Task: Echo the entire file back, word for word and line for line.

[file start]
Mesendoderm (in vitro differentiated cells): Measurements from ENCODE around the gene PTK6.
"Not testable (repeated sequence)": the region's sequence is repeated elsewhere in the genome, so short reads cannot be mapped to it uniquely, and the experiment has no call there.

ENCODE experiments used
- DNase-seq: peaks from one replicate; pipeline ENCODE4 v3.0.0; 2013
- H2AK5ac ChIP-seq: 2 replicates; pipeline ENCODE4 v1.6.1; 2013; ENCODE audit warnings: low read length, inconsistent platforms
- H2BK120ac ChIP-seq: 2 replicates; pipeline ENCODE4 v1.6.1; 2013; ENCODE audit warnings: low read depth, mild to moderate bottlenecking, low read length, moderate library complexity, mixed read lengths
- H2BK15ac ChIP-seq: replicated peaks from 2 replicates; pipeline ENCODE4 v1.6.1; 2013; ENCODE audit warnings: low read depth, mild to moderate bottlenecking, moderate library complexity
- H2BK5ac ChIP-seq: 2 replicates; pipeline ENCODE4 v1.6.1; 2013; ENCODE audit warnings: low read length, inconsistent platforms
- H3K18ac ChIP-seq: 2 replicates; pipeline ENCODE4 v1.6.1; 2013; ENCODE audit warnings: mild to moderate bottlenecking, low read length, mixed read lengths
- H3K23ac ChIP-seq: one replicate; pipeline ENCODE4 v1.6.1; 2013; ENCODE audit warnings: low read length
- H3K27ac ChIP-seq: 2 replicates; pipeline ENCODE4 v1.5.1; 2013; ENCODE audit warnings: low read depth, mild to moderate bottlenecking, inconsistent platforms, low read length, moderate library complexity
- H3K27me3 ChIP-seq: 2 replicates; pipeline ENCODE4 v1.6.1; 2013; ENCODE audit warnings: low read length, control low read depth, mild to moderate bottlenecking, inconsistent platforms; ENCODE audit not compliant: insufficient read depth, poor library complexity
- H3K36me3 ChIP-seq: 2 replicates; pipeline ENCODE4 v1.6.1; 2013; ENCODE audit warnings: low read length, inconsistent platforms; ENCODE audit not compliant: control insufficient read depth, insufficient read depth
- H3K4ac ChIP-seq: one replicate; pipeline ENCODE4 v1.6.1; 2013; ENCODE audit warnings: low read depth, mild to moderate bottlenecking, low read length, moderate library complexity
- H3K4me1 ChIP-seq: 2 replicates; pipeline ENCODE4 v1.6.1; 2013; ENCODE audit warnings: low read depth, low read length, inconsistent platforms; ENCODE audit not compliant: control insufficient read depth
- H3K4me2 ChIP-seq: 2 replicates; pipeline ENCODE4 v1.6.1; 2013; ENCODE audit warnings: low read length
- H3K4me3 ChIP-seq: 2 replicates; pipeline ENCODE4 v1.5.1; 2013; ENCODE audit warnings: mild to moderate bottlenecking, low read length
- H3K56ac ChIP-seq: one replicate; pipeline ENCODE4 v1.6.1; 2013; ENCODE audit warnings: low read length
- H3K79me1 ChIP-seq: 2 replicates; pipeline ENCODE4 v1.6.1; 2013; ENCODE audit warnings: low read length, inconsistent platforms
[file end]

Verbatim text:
Mesendoderm (in vitro differentiated cells): Measurements from ENCODE around the gene PTK6.
"Not testable (repeated sequence)": the region's sequence is repeated elsewhere in the genome, so short reads cannot be mapped to it uniquely, and the experiment has no call there.

ENCODE experiments used
- DNase-seq: peaks from one replicate; pipeline ENCODE4 v3.0.0; 2013
- H2AK5ac ChIP-seq: 2 replicates; pipeline ENCODE4 v1.6.1; 2013; ENCODE audit warnings: low read length, inconsistent platforms
- H2BK120ac ChIP-seq: 2 replicates; pipeline ENCODE4 v1.6.1; 2013; ENCODE audit warnings: low read depth, mild to moderate bottlenecking, low read length, moderate library complexity, mixed read lengths
- H2BK15ac ChIP-seq: replicated peaks from 2 replicates; pipeline ENCODE4 v1.6.1; 2013; ENCODE audit warnings: low read depth, mild to moderate bottlenecking, moderate library complexity
- H2BK5ac ChIP-seq: 2 replicates; pipeline ENCODE4 v1.6.1; 2013; ENCODE audit warnings: low read length, inconsistent platforms
- H3K18ac ChIP-seq: 2 replicates; pipeline ENCODE4 v1.6.1; 2013; ENCODE audit warnings: mild to moderate bottlenecking, low read length, mixed read lengths
- H3K23ac ChIP-seq: one replicate; pipeline ENCODE4 v1.6.1; 2013; ENCODE audit warnings: low read length
- H3K27ac ChIP-seq: 2 replicates; pipeline ENCODE4 v1.5.1; 2013; ENCODE audit warnings: low read depth, mild to moderate bottlenecking, inconsistent platforms, low read length, moderate library complexity
- H3K27me3 ChIP-seq: 2 replicates; pipeline ENCODE4 v1.6.1; 2013; ENCODE audit warnings: low read length, control low read depth, mild to moderate bottlenecking, inconsistent platforms; ENCODE audit not compliant: insufficient read depth, poor library complexity
- H3K36me3 ChIP-seq: 2 replicates; pipeline ENCODE4 v1.6.1; 2013; ENCODE audit warnings: low read length, inconsistent platforms; ENCODE audit not compliant: control insufficient read depth, insufficient read depth
- H3K4ac ChIP-seq: one replicate; pipeline ENCODE4 v1.6.1; 2013; ENCODE audit warnings: low read depth, mild to moderate bottlenecking, low read length, moderate library complexity
- H3K4me1 ChIP-seq: 2 replicates; pipeline ENCODE4 v1.6.1; 2013; ENCODE audit warnings: low read depth, low read length, inconsistent platforms; ENCODE audit not compliant: control insufficient read depth
- H3K4me2 ChIP-seq: 2 replicates; pipeline ENCODE4 v1.6.1; 2013; ENCODE audit warnings: low read length
- H3K4me3 ChIP-seq: 2 replicates; pipeline ENCODE4 v1.5.1; 2013; ENCODE audit warnings: mild to moderate bottlenecking, low read length
- H3K56ac ChIP-seq: one replicate; pipeline ENCODE4 v1.6.1; 2013; ENCODE audit warnings: low read length
- H3K79me1 ChIP-seq: 2 replicates; pipeline ENCODE4 v1.6.1; 2013; ENCODE audit warnings: low read length, inconsistent platforms